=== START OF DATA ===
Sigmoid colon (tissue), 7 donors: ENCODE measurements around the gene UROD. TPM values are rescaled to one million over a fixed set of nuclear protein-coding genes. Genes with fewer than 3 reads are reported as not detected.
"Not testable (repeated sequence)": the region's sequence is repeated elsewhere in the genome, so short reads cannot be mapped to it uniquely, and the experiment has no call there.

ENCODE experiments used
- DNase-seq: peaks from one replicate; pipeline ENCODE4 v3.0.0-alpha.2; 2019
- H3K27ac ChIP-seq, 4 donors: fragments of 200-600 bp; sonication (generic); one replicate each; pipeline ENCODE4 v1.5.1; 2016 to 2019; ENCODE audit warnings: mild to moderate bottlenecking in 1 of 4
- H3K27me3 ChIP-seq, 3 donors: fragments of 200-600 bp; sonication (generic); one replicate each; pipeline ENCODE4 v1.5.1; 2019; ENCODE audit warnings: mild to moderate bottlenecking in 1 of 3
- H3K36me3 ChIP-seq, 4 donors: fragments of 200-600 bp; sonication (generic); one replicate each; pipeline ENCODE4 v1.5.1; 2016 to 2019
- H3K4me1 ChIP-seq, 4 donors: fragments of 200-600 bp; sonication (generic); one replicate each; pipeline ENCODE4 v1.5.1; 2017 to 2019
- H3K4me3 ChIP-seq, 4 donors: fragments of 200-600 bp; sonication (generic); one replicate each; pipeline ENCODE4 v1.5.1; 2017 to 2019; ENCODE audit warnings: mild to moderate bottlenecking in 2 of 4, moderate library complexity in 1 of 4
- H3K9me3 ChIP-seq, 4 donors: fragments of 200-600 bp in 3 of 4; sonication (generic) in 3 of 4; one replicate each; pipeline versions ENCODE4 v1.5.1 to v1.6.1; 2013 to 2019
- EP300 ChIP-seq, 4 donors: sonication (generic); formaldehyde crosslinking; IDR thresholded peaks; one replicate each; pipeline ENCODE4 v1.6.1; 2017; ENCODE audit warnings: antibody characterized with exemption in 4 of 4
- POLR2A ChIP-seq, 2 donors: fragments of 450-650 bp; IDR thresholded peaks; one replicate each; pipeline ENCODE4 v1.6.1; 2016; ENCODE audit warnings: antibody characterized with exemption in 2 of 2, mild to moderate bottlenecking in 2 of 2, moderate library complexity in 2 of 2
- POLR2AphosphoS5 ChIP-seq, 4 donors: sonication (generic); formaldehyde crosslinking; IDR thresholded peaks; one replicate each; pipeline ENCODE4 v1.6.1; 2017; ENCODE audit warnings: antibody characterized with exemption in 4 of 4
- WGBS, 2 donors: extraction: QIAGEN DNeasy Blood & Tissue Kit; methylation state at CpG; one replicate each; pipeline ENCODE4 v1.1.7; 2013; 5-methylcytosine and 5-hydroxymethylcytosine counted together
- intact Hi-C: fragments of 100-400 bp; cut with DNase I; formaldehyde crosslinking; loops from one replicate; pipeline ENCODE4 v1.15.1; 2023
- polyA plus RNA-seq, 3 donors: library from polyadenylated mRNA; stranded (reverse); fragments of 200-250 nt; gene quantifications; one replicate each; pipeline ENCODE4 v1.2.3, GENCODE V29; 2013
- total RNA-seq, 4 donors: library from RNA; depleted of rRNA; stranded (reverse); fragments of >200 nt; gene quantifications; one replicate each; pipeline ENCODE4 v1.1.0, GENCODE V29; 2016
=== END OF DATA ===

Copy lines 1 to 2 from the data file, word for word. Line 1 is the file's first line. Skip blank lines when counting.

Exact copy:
Sigmoid colon (tissue), 7 donors: ENCODE measurements around the gene UROD. TPM values are rescaled to one million over a fixed set of nuclear protein-coding genes. Genes with fewer than 3 reads are reported as not detected.
"Not testable (repeated sequence)": the region's sequence is repeated elsewhere in the genome, so short reads cannot be mapped to it uniquely, and the experiment has no call there.